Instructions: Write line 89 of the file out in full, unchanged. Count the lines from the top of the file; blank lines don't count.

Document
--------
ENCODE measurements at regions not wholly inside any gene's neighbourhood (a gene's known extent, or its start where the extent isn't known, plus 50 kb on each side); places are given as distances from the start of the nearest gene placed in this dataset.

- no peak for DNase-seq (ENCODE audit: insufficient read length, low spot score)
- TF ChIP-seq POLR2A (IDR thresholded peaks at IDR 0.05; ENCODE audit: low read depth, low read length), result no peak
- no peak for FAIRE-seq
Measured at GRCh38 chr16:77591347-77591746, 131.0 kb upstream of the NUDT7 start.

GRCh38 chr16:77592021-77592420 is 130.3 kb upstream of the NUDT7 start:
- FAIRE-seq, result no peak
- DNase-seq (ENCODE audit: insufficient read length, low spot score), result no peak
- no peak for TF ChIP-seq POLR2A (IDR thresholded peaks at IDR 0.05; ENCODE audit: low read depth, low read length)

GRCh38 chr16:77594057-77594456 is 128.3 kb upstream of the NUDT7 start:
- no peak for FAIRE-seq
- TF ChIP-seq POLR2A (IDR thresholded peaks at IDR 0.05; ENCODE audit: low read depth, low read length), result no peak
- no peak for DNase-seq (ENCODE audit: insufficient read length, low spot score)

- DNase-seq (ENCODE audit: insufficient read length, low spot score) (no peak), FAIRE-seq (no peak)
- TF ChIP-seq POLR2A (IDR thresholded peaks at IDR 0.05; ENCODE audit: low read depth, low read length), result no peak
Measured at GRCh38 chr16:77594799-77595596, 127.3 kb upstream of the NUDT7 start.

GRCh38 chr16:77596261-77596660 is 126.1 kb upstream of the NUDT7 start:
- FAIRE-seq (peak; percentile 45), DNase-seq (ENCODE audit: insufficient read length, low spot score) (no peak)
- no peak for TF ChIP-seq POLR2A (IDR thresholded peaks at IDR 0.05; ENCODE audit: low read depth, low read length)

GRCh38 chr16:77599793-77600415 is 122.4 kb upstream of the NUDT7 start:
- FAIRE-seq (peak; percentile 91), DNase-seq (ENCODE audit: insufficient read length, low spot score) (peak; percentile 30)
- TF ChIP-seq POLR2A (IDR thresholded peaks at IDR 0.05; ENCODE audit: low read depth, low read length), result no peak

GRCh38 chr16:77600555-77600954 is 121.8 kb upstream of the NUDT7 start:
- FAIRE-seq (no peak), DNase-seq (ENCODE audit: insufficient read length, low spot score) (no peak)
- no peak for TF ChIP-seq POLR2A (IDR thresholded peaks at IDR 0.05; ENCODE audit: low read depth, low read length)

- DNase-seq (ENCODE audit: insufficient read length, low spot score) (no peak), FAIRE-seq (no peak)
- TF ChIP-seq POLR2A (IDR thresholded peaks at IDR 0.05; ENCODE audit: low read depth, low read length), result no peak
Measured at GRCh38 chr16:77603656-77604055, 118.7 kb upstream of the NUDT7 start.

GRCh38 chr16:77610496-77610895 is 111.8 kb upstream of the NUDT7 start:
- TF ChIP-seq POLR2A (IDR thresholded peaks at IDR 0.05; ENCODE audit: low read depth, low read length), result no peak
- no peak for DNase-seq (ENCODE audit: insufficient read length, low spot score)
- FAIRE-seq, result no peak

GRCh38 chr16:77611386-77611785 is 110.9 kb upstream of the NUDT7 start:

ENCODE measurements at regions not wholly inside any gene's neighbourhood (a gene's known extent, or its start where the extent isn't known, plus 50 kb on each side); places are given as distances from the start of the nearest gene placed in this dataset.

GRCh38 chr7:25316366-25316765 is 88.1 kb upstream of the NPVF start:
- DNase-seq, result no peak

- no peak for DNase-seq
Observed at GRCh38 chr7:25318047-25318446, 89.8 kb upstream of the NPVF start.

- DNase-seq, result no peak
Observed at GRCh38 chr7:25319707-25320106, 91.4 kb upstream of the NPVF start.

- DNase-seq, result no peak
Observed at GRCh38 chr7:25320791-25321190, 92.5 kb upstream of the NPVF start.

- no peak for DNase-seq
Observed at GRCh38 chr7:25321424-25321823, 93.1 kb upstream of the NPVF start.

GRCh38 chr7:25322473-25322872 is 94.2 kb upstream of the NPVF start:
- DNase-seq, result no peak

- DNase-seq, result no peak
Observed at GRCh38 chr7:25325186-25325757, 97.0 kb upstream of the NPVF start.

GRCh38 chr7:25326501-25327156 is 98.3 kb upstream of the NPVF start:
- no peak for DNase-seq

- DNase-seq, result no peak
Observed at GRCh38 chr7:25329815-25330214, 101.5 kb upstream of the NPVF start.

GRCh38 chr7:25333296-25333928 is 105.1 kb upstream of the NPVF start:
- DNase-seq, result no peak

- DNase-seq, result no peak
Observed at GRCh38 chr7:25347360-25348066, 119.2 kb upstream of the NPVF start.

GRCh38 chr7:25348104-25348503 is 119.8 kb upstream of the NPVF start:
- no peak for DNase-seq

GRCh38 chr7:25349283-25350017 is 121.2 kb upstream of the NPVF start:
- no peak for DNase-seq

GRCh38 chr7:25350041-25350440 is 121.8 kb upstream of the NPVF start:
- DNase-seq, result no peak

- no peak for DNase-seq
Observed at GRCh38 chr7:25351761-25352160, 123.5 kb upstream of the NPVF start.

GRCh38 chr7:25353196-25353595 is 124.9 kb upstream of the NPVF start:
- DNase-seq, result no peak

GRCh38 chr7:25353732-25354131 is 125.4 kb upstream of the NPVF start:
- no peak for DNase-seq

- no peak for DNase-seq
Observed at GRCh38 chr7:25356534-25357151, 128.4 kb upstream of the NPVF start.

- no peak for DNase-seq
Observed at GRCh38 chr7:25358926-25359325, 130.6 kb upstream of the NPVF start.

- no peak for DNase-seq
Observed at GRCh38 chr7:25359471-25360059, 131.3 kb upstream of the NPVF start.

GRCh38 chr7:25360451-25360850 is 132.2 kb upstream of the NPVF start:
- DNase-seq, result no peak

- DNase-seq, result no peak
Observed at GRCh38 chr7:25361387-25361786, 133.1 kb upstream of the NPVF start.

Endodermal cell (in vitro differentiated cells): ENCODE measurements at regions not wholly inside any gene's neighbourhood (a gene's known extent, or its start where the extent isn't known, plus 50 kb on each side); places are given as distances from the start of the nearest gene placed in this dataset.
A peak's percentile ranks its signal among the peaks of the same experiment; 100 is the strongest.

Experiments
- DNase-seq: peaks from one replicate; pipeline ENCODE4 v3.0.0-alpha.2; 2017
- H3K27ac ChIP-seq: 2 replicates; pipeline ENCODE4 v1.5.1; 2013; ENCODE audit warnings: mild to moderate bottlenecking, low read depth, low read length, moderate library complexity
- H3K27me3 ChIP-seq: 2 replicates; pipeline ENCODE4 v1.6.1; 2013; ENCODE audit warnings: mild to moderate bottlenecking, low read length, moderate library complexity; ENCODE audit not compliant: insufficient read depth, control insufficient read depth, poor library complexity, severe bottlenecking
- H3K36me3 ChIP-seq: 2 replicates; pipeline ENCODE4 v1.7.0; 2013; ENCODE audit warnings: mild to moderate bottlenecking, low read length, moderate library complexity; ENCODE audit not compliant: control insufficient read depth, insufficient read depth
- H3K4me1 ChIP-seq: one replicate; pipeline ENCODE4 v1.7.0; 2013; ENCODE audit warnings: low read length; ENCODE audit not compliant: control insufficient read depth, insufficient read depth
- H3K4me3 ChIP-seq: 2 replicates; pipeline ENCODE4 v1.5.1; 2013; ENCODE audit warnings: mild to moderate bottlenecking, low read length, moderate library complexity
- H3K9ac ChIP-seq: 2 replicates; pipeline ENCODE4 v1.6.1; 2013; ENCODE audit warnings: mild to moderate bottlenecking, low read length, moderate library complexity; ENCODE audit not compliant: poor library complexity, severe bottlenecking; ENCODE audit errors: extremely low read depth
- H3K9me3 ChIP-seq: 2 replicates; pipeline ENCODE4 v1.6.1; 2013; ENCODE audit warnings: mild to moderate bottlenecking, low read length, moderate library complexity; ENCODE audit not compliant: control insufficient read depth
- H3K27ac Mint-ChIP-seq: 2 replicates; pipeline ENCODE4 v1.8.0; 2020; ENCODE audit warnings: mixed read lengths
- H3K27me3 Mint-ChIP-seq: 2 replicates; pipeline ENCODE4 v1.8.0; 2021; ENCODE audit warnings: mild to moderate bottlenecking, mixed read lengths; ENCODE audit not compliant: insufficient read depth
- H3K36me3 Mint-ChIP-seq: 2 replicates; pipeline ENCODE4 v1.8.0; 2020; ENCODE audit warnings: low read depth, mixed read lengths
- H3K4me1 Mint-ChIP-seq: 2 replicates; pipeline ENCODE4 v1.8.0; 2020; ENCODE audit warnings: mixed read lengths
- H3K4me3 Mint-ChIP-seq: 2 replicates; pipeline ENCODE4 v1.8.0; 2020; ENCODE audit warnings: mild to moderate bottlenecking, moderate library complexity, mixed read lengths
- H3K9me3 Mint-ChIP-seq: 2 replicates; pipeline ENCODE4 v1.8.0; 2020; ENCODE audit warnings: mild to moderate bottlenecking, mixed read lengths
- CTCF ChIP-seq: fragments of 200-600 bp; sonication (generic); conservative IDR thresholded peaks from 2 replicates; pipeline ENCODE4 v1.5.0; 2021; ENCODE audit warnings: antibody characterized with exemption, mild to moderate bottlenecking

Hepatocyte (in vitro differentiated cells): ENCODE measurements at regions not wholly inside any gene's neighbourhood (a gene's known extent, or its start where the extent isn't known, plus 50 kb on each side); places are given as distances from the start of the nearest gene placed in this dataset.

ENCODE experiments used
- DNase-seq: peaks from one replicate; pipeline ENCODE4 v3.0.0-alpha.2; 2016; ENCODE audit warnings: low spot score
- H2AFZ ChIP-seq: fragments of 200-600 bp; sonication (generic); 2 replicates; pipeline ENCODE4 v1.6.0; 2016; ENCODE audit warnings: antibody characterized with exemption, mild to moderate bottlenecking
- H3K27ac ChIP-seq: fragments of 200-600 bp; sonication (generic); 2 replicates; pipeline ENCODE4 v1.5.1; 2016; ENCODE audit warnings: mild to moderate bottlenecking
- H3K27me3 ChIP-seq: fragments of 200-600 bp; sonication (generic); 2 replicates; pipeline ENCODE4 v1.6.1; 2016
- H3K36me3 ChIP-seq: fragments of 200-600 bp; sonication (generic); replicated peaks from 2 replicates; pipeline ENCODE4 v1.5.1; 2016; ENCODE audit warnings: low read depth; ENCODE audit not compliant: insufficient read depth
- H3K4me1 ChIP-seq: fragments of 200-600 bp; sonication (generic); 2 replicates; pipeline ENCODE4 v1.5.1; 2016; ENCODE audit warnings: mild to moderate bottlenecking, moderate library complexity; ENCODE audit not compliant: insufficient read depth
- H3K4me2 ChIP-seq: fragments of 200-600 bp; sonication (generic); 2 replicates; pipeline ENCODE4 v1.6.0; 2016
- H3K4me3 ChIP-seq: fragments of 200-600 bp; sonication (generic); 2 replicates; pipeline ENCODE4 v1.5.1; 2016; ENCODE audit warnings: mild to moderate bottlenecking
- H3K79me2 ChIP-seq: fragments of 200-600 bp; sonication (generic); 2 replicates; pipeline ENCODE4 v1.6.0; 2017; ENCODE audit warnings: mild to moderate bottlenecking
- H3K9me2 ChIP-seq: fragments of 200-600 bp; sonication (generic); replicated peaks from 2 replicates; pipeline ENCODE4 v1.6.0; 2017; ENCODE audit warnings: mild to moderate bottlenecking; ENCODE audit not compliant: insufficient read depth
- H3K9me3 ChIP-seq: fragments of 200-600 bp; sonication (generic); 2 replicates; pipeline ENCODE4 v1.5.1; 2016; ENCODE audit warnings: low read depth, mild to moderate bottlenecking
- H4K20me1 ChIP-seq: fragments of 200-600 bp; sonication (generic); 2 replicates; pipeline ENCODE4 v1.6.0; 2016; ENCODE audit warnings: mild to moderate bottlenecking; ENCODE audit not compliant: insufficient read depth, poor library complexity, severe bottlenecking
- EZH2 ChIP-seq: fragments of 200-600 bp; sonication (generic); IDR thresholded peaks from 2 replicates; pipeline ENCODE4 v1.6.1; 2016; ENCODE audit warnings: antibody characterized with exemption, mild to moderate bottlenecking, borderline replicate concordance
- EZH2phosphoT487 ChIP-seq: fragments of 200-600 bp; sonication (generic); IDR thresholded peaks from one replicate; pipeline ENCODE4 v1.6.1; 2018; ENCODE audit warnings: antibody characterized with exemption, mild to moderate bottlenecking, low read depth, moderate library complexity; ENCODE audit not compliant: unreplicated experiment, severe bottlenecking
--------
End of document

- H3K9me3 ChIP-seq: 2 replicates; pipeline ENCODE4 v1.6.1; 2013; ENCODE audit warnings: mild to moderate bottlenecking, low read length, moderate library complexity; ENCODE audit not compliant: control insufficient read depth